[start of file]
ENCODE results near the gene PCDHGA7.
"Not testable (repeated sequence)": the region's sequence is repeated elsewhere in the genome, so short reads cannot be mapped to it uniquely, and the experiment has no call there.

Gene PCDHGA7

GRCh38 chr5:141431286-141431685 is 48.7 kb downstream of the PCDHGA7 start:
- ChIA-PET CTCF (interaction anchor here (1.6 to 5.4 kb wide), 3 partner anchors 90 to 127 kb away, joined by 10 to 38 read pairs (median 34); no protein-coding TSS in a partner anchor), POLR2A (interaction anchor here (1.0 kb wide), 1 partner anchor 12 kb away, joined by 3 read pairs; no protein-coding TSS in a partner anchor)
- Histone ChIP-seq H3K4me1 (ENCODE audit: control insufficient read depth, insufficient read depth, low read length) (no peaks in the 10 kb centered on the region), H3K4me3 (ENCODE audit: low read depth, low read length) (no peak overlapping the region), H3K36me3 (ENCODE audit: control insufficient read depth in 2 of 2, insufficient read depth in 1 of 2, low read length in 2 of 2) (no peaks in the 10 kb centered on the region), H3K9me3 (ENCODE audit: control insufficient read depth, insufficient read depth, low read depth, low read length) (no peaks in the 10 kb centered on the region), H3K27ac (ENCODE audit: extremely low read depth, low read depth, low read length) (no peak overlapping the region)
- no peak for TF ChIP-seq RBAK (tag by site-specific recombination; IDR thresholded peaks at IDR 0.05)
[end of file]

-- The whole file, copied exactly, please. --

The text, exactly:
ENCODE results near the gene PCDHGA7.
"Not testable (repeated sequence)": the region's sequence is repeated elsewhere in the genome, so short reads cannot be mapped to it uniquely, and the experiment has no call there.

Gene PCDHGA7

GRCh38 chr5:141431286-141431685 is 48.7 kb downstream of the PCDHGA7 start:
- ChIA-PET CTCF (interaction anchor here (1.6 to 5.4 kb wide), 3 partner anchors 90 to 127 kb away, joined by 10 to 38 read pairs (median 34); no protein-coding TSS in a partner anchor), POLR2A (interaction anchor here (1.0 kb wide), 1 partner anchor 12 kb away, joined by 3 read pairs; no protein-coding TSS in a partner anchor)
- Histone ChIP-seq H3K4me1 (ENCODE audit: control insufficient read depth, insufficient read depth, low read length) (no peaks in the 10 kb centered on the region), H3K4me3 (ENCODE audit: low read depth, low read length) (no peak overlapping the region), H3K36me3 (ENCODE audit: control insufficient read depth in 2 of 2, insufficient read depth in 1 of 2, low read length in 2 of 2) (no peaks in the 10 kb centered on the region), H3K9me3 (ENCODE audit: control insufficient read depth, insufficient read depth, low read depth, low read length) (no peaks in the 10 kb centered on the region), H3K27ac (ENCODE audit: extremely low read depth, low read depth, low read length) (no peak overlapping the region)
- no peak for TF ChIP-seq RBAK (tag by site-specific recombination; IDR thresholded peaks at IDR 0.05)